The various Centaurid meteor showers (Alpha, Beta, Theta) will begin reaching their peak over the next few nights. The night of February 8, 2015, was actually when the peak for the Alpha Centaurids was reached, but the peak for the Beta Centaurids and the Theta Centaurids is now nearly here.
It should be noted up front that these meteor showers are more or less only visible from the Southern Hemisphere — so those in the Northern Hemisphere are out of luck. There won’t be a major meteor shower in the Northern Hemisphere again until the Lyrids in April. (For more information on that, see: Meteor Showers 2015: Perseids, Lyrids, Geminids, Leonids, Draconids, Orionids, Etc — Dates & Times).
While the various Centaurid meteor showers aren’t typically the most prolific ones, they do provide for those with a bit of patience. With the Alpha Centaurids you can expect a peak rate of about 3 meteors an hour; with the Beta Centaurids a peak rate of around 5-14 meteors an hour (rather variable); and with the Theta Centaurids a peak rate of around 4 meteors an hour.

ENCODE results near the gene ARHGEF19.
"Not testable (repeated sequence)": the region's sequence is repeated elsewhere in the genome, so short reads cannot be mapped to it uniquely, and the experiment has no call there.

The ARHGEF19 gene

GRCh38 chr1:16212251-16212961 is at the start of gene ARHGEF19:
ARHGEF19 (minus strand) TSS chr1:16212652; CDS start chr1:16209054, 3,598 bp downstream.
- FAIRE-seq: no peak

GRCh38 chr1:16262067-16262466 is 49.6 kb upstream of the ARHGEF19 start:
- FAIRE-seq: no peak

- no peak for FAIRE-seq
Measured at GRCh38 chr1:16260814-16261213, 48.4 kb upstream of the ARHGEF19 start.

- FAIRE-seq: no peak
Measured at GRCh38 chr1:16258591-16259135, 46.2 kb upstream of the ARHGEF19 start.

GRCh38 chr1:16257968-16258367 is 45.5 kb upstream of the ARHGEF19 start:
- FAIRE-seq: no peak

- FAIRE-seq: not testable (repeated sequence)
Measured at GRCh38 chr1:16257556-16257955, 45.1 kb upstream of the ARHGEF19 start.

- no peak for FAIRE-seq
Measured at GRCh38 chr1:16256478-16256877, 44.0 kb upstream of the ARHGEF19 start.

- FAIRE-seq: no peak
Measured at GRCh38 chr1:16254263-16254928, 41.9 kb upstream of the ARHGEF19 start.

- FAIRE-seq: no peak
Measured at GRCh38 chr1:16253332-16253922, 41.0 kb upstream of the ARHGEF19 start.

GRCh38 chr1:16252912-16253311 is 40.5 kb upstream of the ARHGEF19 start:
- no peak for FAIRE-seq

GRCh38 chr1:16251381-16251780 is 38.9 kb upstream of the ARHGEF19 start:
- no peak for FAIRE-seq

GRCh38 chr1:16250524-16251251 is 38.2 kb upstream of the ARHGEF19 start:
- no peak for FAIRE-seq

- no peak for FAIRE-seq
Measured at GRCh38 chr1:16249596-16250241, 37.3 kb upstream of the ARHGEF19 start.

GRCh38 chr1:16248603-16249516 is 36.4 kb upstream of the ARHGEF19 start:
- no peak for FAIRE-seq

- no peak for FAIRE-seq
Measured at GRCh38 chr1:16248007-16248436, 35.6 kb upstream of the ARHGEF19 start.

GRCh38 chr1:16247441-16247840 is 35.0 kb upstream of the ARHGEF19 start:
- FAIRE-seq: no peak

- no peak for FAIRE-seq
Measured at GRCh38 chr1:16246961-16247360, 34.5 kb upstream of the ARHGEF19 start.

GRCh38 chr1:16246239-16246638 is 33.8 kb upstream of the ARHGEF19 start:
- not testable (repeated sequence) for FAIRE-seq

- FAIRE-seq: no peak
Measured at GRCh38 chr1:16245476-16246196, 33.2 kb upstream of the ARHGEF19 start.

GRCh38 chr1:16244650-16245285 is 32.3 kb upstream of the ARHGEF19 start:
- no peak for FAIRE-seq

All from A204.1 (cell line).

As the names imply, the meteors in question will appear to be originating from near the constellation of the Centaur, Centaurus. Magnitude for the showers is somewhat variable — with the Alpha Centaurids averaging a magnitude of 2.45; and the Beta Centaurids averaging a magnitude of about 1.6.
Out of the three meteor showers (Alpha, Beta, & Theta), the Theta Centaurids are the northernmost — with the radiant just to the west of the star Lupus. The others are somewhat more southerly.
To keep tabs on the other celestial events of the year you can download this annual calendar of celestial events! (It’s a free PDF).
Image Credit: NASA